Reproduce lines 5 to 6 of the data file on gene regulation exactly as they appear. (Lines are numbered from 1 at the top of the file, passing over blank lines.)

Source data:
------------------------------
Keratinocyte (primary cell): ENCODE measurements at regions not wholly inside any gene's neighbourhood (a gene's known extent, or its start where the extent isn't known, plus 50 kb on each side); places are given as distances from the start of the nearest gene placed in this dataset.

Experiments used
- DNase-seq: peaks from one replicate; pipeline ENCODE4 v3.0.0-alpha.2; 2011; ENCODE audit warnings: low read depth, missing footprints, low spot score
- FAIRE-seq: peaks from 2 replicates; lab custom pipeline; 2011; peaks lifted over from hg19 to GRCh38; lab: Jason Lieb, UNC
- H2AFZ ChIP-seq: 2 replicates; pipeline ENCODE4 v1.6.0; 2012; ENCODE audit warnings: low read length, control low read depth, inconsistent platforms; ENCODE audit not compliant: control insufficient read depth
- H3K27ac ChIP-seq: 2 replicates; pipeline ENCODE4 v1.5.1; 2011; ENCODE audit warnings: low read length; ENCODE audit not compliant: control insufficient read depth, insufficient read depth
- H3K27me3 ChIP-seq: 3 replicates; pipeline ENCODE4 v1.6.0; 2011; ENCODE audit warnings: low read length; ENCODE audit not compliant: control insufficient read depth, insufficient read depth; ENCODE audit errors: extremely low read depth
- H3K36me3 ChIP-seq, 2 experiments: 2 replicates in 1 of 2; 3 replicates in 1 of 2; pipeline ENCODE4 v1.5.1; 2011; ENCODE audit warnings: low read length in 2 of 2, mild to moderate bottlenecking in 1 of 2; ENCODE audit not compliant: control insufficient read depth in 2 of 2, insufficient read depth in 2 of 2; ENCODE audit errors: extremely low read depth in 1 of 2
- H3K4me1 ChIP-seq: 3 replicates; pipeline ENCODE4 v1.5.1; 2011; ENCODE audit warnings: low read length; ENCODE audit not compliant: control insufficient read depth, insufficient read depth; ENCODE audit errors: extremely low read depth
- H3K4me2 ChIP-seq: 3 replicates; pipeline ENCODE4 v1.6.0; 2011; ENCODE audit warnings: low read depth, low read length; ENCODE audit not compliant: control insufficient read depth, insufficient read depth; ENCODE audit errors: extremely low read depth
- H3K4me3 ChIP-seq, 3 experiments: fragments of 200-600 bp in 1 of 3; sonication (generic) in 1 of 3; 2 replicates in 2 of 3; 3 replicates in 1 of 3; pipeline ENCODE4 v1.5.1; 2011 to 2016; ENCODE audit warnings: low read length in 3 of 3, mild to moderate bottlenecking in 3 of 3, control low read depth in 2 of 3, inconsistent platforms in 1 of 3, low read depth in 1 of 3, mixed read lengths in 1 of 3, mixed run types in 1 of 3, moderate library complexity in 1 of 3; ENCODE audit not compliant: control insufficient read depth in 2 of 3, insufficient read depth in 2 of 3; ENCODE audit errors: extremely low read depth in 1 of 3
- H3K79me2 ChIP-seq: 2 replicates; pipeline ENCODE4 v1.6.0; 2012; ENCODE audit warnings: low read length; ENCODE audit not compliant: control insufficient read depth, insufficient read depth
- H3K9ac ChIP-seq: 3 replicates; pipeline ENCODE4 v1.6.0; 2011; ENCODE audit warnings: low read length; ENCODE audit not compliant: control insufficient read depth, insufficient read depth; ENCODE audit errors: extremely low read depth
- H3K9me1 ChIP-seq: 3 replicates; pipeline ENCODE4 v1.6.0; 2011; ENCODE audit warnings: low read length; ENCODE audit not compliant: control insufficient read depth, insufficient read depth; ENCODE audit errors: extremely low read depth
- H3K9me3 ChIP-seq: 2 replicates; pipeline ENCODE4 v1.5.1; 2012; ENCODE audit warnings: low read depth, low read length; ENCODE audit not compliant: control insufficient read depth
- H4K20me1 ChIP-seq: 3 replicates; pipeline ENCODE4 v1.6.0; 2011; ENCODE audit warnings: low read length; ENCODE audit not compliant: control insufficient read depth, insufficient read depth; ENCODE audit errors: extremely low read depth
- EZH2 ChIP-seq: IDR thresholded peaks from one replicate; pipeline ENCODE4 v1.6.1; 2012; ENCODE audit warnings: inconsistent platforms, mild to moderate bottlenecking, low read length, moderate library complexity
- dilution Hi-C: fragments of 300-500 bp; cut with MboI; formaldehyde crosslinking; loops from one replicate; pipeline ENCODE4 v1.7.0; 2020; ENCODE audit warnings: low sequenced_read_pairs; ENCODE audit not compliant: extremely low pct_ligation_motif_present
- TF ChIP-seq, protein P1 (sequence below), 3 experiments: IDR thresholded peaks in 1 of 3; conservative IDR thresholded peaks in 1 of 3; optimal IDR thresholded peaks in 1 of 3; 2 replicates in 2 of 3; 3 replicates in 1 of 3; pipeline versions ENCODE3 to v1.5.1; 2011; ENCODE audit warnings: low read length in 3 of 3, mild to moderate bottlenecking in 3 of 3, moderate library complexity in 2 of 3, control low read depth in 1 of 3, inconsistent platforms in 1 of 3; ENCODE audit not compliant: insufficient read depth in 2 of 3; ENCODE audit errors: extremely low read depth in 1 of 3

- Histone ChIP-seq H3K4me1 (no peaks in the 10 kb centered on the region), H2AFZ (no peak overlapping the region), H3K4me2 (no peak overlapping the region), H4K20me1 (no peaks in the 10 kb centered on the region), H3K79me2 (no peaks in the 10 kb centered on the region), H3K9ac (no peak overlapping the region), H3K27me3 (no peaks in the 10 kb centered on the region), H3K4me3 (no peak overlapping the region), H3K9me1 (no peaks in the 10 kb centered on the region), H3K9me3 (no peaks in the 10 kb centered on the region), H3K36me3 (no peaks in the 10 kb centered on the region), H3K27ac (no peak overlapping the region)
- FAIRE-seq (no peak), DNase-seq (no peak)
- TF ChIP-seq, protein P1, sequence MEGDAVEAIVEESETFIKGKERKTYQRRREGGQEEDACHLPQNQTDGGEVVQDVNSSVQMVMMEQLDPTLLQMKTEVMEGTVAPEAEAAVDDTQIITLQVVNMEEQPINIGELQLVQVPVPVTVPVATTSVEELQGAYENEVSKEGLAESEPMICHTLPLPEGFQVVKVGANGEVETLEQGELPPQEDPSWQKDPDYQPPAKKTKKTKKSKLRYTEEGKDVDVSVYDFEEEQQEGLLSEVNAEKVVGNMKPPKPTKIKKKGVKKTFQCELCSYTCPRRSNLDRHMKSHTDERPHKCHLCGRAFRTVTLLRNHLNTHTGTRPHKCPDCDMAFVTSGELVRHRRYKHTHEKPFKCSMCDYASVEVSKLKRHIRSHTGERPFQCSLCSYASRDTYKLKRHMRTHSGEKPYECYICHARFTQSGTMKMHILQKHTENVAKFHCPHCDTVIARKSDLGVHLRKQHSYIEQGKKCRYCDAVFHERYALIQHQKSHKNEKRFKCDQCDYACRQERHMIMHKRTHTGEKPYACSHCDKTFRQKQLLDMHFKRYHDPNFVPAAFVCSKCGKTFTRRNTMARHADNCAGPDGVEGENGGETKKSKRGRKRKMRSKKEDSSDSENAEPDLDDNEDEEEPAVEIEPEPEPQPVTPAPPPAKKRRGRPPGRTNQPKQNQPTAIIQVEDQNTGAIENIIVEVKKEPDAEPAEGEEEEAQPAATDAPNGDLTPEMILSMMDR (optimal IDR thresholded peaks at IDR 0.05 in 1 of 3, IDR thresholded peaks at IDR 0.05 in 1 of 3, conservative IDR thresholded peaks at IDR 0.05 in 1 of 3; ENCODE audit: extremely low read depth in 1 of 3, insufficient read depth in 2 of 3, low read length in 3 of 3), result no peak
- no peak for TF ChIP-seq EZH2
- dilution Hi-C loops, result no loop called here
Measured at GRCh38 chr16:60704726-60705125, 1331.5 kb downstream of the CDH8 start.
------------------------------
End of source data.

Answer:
- H2AFZ ChIP-seq: 2 replicates; pipeline ENCODE4 v1.6.0; 2012; ENCODE audit warnings: low read length, control low read depth, inconsistent platforms; ENCODE audit not compliant: control insufficient read depth
- H3K27ac ChIP-seq: 2 replicates; pipeline ENCODE4 v1.5.1; 2011; ENCODE audit warnings: low read length; ENCODE audit not compliant: control insufficient read depth, insufficient read depth